European Doberman Temperament

European Dobermans are closer to Dobermann’s original creation. They are more assertive and physically protective of their owners. They are usually confident when exposed to new and unfamiliar surroundings and experiences. When confronted, they very rarely retreat.

They are more protective of their family members and can be excellent guard dogs.

Doberman Pinscher adult dog with collar

American Doberman Temperament

American Dobermans are usually more affectionate and calmer than Europeans. Although they are also very loyal to the people they love, they are less assertive. When confronted, they may retreat instead of standing their ground.

Overall, they are more friendly and are suitable to be around younger children and smaller animals.

Differences in Exercise and Training Needs

Judging from their muscle build differences, you can already tell that the two breeds have different exercise and training needs. As the European breed is still closer to the working breed, they need more exercise and mental stimulation.

European Doberman Exercise and Training Needs

European Doberman pinschers have higher energy levels, making them more active and requiring more exercise. They respond well to obedience and agility training — especially with an experienced handler.

Due to their territorial and protective nature, they may require more extensive socialization training if your home has small children or other pets. As they are bred to be working dogs, they thrive when they have a purpose.

With their acute sense of smell, they excel at search and retrieve jobs, including search/rescue, tracking, and narcotics detection. They also make excellent family guard dogs and livestock guardians as they will never back down from an intruder.

American Doberman Exercise and Training Needs

American Dobermans have slightly lower energy levels and are generally easier to train than European Dobermans. Although they also require high levels of regular activity, they need less intense exercise than their European kinfolk.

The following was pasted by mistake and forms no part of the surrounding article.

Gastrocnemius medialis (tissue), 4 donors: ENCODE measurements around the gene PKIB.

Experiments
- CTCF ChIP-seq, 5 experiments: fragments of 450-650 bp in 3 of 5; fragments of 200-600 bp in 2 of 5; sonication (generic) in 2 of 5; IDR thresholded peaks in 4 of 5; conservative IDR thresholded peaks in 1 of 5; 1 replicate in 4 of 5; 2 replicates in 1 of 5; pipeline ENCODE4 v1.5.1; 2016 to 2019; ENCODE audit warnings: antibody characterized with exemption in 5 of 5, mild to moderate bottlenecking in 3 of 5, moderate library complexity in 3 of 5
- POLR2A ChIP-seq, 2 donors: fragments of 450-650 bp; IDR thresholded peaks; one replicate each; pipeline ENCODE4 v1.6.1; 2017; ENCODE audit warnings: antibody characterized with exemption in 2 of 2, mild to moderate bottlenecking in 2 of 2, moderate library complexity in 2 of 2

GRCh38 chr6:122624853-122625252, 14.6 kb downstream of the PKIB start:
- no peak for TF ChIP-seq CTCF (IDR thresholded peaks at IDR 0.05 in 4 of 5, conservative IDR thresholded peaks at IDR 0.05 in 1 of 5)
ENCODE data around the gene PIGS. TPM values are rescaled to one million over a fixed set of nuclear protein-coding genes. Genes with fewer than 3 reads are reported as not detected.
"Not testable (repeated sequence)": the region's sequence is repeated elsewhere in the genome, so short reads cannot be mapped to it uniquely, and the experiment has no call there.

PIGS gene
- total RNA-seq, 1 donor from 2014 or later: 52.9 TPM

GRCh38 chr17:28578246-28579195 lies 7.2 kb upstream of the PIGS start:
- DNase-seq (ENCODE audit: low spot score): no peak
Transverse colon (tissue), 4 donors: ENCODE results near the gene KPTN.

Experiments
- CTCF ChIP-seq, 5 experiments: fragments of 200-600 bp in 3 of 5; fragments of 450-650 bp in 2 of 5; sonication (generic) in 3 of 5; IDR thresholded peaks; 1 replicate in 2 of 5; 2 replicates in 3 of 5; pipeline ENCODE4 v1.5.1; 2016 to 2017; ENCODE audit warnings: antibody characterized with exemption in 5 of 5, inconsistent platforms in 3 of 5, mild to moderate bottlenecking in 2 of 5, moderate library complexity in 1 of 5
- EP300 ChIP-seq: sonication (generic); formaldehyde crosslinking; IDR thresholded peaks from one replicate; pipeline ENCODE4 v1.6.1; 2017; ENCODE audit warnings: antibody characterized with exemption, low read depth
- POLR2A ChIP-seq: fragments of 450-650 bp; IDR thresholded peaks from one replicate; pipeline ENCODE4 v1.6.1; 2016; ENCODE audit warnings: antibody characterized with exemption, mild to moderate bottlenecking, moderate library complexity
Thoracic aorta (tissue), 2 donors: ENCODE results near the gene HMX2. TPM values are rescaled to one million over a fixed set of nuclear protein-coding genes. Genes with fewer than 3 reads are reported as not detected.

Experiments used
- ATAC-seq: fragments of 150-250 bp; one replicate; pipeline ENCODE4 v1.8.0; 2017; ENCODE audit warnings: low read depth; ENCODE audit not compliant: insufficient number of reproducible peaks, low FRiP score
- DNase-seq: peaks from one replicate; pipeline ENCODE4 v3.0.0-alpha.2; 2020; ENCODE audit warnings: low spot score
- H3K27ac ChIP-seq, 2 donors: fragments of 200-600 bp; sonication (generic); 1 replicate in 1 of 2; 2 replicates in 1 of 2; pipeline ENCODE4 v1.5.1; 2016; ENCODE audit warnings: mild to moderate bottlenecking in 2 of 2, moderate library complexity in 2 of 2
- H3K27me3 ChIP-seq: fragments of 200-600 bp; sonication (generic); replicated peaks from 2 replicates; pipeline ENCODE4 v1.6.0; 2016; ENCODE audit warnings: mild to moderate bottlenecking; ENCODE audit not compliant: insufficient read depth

With their milder personalities, they can make great family pets and may not require as much socialization training as the European Dobermans. However, they still need lots of socialization, obedience, and agility training to be well-mannered and behave appropriately.

While they take well to obedience training, they may require extra positive reinforcement and patience to complete more complex tasks. Unlike their assertive relatives, the American Dobies are slightly timider and may be fearful of strangers and new environments. Encouragement and threats can often be the main motivations for them.

Adult Doberman Pinscher stands near brick wall

Common Health Problems

American and European Dobermans both suffer from the same common health problems: Von Willebrand Disease, Wobblers Syndrome, bloat, hypothyroidism, and dilated cardiomyopathy (DCM).

Von Willebrand Disease: 

Von Willebrand Disease is a genetic disorder that results in low levels of a blood clotting factor. This is known as the “von Willebrand Factor,” which helps with the clotting process. It’s more common in Dobermans than in other breeds and causes excessive internal and external bleeding.

Calming Dog Ad

Wobblers Syndrome: 

Wobblers Syndrome is caused by malformation of the cervical spine vertebrae, resulting in impaired nerve function and difficulty walking. Symptoms include unsteady gait, staggering or wobbling while walking, and neck pain due to pressure on the nerves.


Bloat occurs when too much air accumulates inside the stomach, causing it to twist or swell. This condition can be fatal if not treated quickly. Symptoms include restlessness, pacing, and lack of appetite.


Hypothyroidism is a disorder where the thyroid gland does not produce enough hormones. It can cause weight gain, lethargy, hair loss, and infertility in Dobermans.

Hip Dysplasia:

Hip dysplasia is an inherited disorder where the hip joint is malformed and causes pain, lameness, and arthritis in older dogs.

Doberman Pinscher puppy rests head on ground

Dilated Cardiomyopathy (DCM): 

Dilated cardiomyopathy is an abnormal enlargement of the heart’s muscles that interferes with its ability to pump blood efficiently. Common symptoms include coughing, difficulty breathing, fainting spells, and exhaustion after exercise.

Due to more extended breeding history to maintain the bloodline, European Dobermans have a 58% risk of inheriting DCM. To try to lower the risk of passing DCM to future European Doberman puppies, breeders are working hard to health test their dogs and ensure their bloodlines are healthy.

How to Tell a European Dobie Puppy from an American Dobie Pup

American Dobie puppies cost $1,500 to $2,500 and European breed puppies cost $2,500 to $3,500. Some dishonest sellers mislabel the puppies to get a higher price.

How do you know what kind of Doberman you are getting?

It is difficult to tell the difference between European and American Doberman puppies because they look very much alike — cute fluff balls.

The only way to know for certain is with a DNA test on the puppy or by checking the parents’ documentation to confirm the lineage. If you do this, rest assured your new pup is a European Doberman puppy. The test will also let you know whether the puppy is healthy and free of dilated cardiomyopathy problems.

Finding the Puppy That Fits Your Personality and Lifestyle